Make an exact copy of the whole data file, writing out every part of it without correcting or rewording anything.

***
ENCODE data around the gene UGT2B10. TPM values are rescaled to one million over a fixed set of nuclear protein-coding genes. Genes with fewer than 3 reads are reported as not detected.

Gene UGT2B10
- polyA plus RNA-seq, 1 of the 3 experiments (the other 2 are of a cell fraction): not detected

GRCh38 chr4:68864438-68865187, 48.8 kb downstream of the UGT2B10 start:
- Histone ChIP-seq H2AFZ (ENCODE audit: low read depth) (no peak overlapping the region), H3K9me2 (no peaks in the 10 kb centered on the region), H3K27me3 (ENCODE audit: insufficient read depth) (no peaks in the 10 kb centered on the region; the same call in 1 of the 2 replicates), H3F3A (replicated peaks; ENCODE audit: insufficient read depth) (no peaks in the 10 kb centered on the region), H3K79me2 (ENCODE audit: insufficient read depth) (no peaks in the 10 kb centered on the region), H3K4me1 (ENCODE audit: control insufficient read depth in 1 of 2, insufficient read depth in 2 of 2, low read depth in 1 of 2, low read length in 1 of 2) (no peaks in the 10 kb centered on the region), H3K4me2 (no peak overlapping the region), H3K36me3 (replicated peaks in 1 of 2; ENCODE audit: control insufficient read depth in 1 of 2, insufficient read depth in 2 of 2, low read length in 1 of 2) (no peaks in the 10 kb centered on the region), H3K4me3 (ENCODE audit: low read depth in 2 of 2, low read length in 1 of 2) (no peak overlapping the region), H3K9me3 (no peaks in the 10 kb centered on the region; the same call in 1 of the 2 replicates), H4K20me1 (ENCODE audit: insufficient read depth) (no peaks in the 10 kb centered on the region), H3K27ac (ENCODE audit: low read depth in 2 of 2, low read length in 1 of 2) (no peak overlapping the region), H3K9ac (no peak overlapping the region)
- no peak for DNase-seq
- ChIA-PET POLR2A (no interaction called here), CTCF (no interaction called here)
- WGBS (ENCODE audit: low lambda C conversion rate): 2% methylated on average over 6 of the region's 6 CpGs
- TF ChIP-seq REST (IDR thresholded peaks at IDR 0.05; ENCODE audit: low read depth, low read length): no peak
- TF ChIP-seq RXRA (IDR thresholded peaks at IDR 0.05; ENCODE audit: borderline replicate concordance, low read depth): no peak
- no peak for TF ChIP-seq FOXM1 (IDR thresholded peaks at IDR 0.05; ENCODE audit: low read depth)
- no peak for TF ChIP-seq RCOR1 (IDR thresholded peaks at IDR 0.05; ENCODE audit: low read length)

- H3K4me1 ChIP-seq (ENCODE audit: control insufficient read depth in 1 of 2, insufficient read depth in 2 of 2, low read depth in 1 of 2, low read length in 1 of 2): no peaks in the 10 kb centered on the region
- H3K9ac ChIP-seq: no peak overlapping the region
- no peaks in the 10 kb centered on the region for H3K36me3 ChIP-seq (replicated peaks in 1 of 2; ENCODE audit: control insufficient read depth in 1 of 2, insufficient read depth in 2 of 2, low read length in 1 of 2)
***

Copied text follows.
ENCODE data around the gene UGT2B10. TPM values are rescaled to one million over a fixed set of nuclear protein-coding genes. Genes with fewer than 3 reads are reported as not detected.

Gene UGT2B10
- polyA plus RNA-seq, 1 of the 3 experiments (the other 2 are of a cell fraction): not detected

GRCh38 chr4:68864438-68865187, 48.8 kb downstream of the UGT2B10 start:
- Histone ChIP-seq H2AFZ (ENCODE audit: low read depth) (no peak overlapping the region), H3K9me2 (no peaks in the 10 kb centered on the region), H3K27me3 (ENCODE audit: insufficient read depth) (no peaks in the 10 kb centered on the region; the same call in 1 of the 2 replicates), H3F3A (replicated peaks; ENCODE audit: insufficient read depth) (no peaks in the 10 kb centered on the region), H3K79me2 (ENCODE audit: insufficient read depth) (no peaks in the 10 kb centered on the region), H3K4me1 (ENCODE audit: control insufficient read depth in 1 of 2, insufficient read depth in 2 of 2, low read depth in 1 of 2, low read length in 1 of 2) (no peaks in the 10 kb centered on the region), H3K4me2 (no peak overlapping the region), H3K36me3 (replicated peaks in 1 of 2; ENCODE audit: control insufficient read depth in 1 of 2, insufficient read depth in 2 of 2, low read length in 1 of 2) (no peaks in the 10 kb centered on the region), H3K4me3 (ENCODE audit: low read depth in 2 of 2, low read length in 1 of 2) (no peak overlapping the region), H3K9me3 (no peaks in the 10 kb centered on the region; the same call in 1 of the 2 replicates), H4K20me1 (ENCODE audit: insufficient read depth) (no peaks in the 10 kb centered on the region), H3K27ac (ENCODE audit: low read depth in 2 of 2, low read length in 1 of 2) (no peak overlapping the region), H3K9ac (no peak overlapping the region)
- no peak for DNase-seq
- ChIA-PET POLR2A (no interaction called here), CTCF (no interaction called here)
- WGBS (ENCODE audit: low lambda C conversion rate): 2% methylated on average over 6 of the region's 6 CpGs
- TF ChIP-seq REST (IDR thresholded peaks at IDR 0.05; ENCODE audit: low read depth, low read length): no peak
- TF ChIP-seq RXRA (IDR thresholded peaks at IDR 0.05; ENCODE audit: borderline replicate concordance, low read depth): no peak
- no peak for TF ChIP-seq FOXM1 (IDR thresholded peaks at IDR 0.05; ENCODE audit: low read depth)
- no peak for TF ChIP-seq RCOR1 (IDR thresholded peaks at IDR 0.05; ENCODE audit: low read length)

- H3K4me1 ChIP-seq (ENCODE audit: control insufficient read depth in 1 of 2, insufficient read depth in 2 of 2, low read depth in 1 of 2, low read length in 1 of 2): no peaks in the 10 kb centered on the region
- H3K9ac ChIP-seq: no peak overlapping the region
- no peaks in the 10 kb centered on the region for H3K36me3 ChIP-seq (replicated peaks in 1 of 2; ENCODE audit: control insufficient read depth in 1 of 2, insufficient read depth in 2 of 2, low read length in 1 of 2)